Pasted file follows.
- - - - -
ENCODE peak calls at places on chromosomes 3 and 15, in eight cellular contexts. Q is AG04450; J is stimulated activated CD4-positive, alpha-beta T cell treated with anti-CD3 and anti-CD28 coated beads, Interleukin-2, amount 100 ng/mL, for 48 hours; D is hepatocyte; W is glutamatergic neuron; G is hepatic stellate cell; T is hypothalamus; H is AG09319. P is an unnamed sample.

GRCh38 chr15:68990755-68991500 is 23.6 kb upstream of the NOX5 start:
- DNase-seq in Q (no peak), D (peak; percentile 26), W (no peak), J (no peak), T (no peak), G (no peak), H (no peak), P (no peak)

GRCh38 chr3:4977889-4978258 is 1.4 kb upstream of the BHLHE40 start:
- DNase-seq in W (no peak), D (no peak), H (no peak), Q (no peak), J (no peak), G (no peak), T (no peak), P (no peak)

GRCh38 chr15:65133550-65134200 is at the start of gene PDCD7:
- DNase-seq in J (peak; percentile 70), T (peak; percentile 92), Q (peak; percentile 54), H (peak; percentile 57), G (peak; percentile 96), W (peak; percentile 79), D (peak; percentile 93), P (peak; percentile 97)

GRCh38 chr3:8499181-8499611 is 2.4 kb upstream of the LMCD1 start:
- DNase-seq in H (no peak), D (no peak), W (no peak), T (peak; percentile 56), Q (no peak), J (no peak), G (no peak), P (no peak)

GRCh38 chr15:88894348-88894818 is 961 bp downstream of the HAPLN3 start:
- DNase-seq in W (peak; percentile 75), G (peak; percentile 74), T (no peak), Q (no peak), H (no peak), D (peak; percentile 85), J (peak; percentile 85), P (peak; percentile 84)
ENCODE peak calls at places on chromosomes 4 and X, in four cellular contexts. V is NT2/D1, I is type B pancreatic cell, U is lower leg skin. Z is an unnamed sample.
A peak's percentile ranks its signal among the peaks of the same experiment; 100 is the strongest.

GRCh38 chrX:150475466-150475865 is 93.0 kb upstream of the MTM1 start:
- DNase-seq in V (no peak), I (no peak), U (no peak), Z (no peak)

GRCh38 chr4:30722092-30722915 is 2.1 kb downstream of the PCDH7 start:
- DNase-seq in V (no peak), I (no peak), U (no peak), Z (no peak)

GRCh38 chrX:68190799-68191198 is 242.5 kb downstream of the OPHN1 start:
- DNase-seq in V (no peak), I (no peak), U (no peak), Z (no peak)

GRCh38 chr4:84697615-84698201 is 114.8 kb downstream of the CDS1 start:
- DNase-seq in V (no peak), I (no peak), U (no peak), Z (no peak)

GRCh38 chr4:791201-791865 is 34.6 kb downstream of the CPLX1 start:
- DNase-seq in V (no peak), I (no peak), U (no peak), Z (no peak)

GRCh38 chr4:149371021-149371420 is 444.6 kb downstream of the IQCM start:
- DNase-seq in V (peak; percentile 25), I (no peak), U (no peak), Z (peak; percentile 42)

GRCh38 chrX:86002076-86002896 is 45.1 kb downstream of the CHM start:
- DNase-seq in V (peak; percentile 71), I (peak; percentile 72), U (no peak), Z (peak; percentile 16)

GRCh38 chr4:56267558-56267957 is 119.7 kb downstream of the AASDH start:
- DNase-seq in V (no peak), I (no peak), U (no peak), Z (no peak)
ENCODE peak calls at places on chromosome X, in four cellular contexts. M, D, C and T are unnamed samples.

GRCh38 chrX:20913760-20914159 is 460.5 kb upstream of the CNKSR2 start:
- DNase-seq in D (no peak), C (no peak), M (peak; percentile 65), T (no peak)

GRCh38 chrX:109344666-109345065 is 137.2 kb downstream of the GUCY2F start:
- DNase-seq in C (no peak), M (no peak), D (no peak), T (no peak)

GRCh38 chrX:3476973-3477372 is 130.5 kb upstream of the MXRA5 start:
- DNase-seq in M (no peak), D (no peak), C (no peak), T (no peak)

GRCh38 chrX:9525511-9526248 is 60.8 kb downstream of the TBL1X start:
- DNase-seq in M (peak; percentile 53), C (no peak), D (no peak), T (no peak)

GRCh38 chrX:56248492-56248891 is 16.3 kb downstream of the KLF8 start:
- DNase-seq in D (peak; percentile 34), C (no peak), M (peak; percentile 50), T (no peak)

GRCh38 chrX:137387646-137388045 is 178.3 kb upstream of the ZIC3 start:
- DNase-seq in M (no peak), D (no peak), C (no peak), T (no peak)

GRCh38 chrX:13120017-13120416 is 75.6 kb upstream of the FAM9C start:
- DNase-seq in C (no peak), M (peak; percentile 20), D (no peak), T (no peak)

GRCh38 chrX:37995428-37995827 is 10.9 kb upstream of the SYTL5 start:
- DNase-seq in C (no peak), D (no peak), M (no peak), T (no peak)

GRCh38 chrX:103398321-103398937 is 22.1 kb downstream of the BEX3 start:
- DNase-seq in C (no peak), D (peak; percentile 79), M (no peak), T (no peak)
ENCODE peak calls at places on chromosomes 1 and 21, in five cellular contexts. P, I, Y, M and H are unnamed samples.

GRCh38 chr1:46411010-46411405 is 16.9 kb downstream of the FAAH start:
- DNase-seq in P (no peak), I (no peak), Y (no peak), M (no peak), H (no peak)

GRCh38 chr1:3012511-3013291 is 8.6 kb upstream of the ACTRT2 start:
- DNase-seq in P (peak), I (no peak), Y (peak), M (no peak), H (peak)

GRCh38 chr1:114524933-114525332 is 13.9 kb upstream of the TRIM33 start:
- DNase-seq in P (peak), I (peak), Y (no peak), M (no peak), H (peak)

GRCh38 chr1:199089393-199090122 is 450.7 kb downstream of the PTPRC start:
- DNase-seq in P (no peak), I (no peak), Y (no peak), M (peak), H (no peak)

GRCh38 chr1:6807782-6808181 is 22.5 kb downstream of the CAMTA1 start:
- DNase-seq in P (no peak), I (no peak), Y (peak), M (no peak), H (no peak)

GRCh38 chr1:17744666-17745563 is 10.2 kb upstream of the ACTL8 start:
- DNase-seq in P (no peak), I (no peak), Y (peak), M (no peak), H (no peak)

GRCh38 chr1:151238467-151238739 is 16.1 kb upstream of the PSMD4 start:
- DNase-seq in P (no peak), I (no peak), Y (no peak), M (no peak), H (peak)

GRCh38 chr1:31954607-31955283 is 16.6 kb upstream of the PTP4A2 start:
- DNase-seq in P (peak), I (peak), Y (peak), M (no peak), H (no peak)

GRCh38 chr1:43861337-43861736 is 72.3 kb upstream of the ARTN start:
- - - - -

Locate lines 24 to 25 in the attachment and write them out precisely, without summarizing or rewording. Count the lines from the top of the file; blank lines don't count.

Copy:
GRCh38 chr4:149371021-149371420 is 444.6 kb downstream of the IQCM start:
- DNase-seq in V (peak; percentile 25), I (no peak), U (no peak), Z (peak; percentile 42)